SAN DIGEO—Illumina Inc. has licensed the rights to a DNA sequencing technology developed by professors from the University of Alabama at Birmingham (UAB) and the University of Washington (UW). No specific terms were released, but the license grants Illumina exclusive worldwide rights for the development and marketing of the nanopore DNA sequencing technology developed by Dr. Jens Gundlach, a physics professor at UW, and Dr. Michael Niederweis, a microbiology professor at the UAB School of medicine, and their teams. Patent pending applications co-owned by UW and the UAB Research Foundation cover the technology.
“Many companies and universities are looking at the potential of nanopore technology, but the technology developed by Drs. Niederweis and Gundlach is among the most promising,” Christian Henry, senior vice president and general manager of Illumina’s Genomics Solutions business, commented in a statement.
Nanopore sequencing has the potential to become a new standard in sequencing, providing a simpler, cheaper method. It consists of using a pore just large enough for a DNA strand to pass through, and as it does, it partially blocks an electrical current, which in turn lets each of the four DNA bases produce a unique electrical signal so the system can identify the sequence.
“Widespread access to genetic information will improve medical care worldwide, but in order to become part of daily, personalized medicine, DNA sequencing methods will need to become faster and cheaper,” said Niederweis in a press release. “Our nanopore technology promises to achieve that, and we believe Illumina can transform our experimental system into a pioneering commercial technology.”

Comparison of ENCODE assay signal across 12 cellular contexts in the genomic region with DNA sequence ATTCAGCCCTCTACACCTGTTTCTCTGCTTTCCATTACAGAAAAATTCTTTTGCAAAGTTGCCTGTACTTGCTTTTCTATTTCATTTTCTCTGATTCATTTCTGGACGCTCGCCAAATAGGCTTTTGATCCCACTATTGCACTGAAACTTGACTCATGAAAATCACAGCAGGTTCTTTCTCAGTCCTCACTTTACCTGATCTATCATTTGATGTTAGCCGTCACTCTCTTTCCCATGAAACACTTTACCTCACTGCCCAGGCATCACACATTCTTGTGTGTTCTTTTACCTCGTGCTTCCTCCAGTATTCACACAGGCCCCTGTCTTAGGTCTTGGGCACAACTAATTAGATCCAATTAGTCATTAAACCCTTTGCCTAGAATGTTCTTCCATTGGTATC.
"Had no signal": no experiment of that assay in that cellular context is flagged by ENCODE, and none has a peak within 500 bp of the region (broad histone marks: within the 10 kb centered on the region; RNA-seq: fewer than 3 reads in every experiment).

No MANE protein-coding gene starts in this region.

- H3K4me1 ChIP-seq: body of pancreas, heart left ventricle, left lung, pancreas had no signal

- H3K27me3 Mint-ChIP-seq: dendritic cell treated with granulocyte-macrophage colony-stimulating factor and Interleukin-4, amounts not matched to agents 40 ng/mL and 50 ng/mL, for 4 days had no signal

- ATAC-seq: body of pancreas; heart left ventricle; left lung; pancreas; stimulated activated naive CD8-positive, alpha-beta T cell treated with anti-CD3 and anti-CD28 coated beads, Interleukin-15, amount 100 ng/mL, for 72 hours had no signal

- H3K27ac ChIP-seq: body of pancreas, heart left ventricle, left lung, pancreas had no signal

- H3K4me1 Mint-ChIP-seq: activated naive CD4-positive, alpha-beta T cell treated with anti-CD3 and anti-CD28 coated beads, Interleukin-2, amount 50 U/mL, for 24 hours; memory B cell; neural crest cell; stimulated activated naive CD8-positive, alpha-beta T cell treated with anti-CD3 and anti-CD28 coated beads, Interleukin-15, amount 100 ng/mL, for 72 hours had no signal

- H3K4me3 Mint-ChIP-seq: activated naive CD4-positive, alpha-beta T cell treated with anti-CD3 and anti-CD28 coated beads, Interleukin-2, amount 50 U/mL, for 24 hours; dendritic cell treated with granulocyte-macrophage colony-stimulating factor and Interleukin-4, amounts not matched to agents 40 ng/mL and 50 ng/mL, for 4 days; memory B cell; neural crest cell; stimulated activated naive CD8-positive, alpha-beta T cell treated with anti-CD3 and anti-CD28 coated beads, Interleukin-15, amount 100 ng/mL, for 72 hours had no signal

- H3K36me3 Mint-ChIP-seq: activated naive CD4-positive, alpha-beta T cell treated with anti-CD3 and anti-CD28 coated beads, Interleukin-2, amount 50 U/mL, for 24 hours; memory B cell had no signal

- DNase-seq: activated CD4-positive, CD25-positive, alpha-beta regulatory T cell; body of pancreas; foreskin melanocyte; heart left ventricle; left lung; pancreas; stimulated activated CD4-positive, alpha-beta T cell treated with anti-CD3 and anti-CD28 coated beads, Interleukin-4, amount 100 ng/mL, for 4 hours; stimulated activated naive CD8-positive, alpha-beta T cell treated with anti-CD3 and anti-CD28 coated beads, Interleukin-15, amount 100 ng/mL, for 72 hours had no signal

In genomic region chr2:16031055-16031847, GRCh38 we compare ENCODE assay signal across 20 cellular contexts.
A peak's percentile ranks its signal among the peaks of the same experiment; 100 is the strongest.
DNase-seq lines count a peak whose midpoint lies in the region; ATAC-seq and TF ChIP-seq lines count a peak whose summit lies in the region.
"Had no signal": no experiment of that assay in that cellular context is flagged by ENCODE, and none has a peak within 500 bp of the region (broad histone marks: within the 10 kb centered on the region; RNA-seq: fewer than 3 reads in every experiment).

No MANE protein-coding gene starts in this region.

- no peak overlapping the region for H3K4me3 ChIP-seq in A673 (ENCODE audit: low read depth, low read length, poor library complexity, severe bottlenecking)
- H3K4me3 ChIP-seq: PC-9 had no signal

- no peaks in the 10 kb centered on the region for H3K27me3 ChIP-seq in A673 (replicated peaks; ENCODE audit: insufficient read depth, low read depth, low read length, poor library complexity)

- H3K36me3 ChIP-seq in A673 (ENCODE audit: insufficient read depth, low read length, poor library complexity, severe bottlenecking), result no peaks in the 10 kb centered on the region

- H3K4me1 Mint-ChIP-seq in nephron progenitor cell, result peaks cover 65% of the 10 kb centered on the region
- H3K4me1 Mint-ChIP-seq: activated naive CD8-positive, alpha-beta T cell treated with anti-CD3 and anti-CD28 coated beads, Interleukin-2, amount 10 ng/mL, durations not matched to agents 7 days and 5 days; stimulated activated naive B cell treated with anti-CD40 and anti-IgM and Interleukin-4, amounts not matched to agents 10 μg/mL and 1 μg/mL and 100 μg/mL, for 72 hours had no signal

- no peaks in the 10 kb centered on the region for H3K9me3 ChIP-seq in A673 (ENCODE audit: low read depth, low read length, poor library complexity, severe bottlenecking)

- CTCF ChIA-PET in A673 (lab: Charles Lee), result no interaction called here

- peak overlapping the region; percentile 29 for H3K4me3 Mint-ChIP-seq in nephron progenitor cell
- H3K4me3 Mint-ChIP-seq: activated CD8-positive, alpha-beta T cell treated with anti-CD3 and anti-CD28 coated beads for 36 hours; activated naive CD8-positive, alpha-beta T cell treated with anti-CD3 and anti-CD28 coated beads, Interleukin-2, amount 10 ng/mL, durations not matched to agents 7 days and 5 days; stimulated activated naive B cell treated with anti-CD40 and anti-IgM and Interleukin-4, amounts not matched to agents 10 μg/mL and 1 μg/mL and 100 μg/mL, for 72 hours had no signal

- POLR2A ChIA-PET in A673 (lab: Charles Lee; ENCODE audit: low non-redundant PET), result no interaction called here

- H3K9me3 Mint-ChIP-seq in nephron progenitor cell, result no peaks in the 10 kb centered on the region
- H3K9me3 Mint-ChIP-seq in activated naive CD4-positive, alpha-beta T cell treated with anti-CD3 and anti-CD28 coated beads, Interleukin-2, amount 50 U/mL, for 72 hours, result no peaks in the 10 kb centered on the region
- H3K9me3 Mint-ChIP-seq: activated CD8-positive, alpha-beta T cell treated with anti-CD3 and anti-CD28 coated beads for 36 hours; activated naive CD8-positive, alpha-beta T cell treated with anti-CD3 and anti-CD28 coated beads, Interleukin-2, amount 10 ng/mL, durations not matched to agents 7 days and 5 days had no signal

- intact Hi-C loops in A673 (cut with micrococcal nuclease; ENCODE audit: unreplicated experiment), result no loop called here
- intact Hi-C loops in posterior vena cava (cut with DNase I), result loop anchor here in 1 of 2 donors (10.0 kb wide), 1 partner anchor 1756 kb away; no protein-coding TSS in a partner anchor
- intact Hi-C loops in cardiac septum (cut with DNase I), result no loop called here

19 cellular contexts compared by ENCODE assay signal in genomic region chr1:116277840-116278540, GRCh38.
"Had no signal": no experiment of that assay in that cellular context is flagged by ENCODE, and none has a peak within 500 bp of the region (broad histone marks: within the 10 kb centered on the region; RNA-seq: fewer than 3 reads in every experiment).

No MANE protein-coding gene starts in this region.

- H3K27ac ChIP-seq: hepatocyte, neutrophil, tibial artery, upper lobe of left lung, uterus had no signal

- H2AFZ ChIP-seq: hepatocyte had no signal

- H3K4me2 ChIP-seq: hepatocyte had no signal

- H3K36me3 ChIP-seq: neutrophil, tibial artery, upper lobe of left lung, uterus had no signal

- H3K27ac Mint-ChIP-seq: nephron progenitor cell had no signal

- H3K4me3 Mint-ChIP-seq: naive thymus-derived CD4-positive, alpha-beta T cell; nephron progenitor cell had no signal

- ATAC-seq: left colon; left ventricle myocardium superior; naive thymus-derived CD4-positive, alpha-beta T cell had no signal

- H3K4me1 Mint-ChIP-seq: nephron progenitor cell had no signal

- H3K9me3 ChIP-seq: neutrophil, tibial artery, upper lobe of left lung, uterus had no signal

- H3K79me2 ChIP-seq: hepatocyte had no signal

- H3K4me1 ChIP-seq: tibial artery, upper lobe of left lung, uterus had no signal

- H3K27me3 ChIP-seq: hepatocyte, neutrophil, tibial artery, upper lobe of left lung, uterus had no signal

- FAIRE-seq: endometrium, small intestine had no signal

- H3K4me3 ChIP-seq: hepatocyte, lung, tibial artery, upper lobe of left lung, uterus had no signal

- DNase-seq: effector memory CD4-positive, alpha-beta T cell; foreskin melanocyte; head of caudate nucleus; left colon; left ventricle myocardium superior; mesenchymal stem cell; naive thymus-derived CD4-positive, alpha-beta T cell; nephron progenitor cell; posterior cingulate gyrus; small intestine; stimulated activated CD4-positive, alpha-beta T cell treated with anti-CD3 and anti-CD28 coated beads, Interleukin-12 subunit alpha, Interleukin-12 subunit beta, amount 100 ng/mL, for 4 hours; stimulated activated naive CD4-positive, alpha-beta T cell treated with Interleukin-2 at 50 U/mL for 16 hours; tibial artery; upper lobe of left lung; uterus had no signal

The nanopore in question was created by genetically engineering a protein pore from a Mycobacterium smegmatis, resulting in a pore with an opening a mere one-billionth of a meter in size. Niederweis began studying these bacteria due to their unique composition: the outer membranes are capable of protecting mycobacteria from toxic compounds, including the antibiotics that destroy most bacteria. In 2004, Niederweis and colleagues published the structure of an M. smegmatis pore protein in Science, and four years later, Gundlach, Niederweis and their teams published an article in the Proceedings of the National Academy of Sciences demonstrating that given the shape of M. smegmatis’ pores, they are several times more sensitive for DNA sequencing than a previously used pore from Staphylococcus aureus.
An issue with DNA sequencing, however, was that the strands of DNA were moving through nanopores too quickly for their electric signatures to register, a problem Niederweis, Gundlach and their teams solved by introducing DNA polymerase, which paces DNA strands, reading their genetic code before genetic instructions are carried out. In this sequencing system, the polymerase attaches itself to DNA strands heading for the pore, but since it is too big to fit through the opening, the DNA strands pass through the pore as the polymerase processes them—one nucleotide at a time—resulting in speeds that can be easily detected electronically. The teams published another study in 2012 in Nature Biotechnology that detailed how the combination of a genetically altered M. smegmatis pore and DNA polymerase can be used to determine DNA sequences using single DNA molecules.
Gundlach noted in a press release that this technique can be used to identify epigenetic modifications in DNA, “subtle DNA modifications that happen over the lifetime of an individual.”
“Epigenetic modifications are important for things like cancer,” Gundlach added, “and being able to provide DNA sequencing that can directly identify epigenetic changes is one of the charms of the nanopore sequencing method.”